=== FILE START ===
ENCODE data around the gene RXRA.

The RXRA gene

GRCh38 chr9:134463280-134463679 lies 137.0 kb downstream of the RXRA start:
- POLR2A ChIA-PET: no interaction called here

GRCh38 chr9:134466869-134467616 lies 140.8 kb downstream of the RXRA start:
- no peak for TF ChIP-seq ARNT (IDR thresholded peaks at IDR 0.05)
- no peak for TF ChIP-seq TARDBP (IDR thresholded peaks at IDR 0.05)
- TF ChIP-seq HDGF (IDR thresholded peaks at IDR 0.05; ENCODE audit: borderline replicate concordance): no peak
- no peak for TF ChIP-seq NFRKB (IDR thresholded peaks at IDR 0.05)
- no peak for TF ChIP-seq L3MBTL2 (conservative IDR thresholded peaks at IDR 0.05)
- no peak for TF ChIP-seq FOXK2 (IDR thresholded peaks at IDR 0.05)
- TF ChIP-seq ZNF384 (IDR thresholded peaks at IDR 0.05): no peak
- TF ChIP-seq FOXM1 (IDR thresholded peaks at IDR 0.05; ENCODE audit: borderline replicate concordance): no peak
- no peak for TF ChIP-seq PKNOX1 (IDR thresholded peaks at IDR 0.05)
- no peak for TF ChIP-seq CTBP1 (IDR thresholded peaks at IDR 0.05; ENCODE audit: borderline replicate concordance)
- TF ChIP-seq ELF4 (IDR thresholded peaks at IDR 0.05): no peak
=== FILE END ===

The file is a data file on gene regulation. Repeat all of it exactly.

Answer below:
ENCODE data around the gene RXRA.

The RXRA gene

GRCh38 chr9:134463280-134463679 lies 137.0 kb downstream of the RXRA start:
- POLR2A ChIA-PET: no interaction called here

GRCh38 chr9:134466869-134467616 lies 140.8 kb downstream of the RXRA start:
- no peak for TF ChIP-seq ARNT (IDR thresholded peaks at IDR 0.05)
- no peak for TF ChIP-seq TARDBP (IDR thresholded peaks at IDR 0.05)
- TF ChIP-seq HDGF (IDR thresholded peaks at IDR 0.05; ENCODE audit: borderline replicate concordance): no peak
- no peak for TF ChIP-seq NFRKB (IDR thresholded peaks at IDR 0.05)
- no peak for TF ChIP-seq L3MBTL2 (conservative IDR thresholded peaks at IDR 0.05)
- no peak for TF ChIP-seq FOXK2 (IDR thresholded peaks at IDR 0.05)
- TF ChIP-seq ZNF384 (IDR thresholded peaks at IDR 0.05): no peak
- TF ChIP-seq FOXM1 (IDR thresholded peaks at IDR 0.05; ENCODE audit: borderline replicate concordance): no peak
- no peak for TF ChIP-seq PKNOX1 (IDR thresholded peaks at IDR 0.05)
- no peak for TF ChIP-seq CTBP1 (IDR thresholded peaks at IDR 0.05; ENCODE audit: borderline replicate concordance)
- TF ChIP-seq ELF4 (IDR thresholded peaks at IDR 0.05): no peak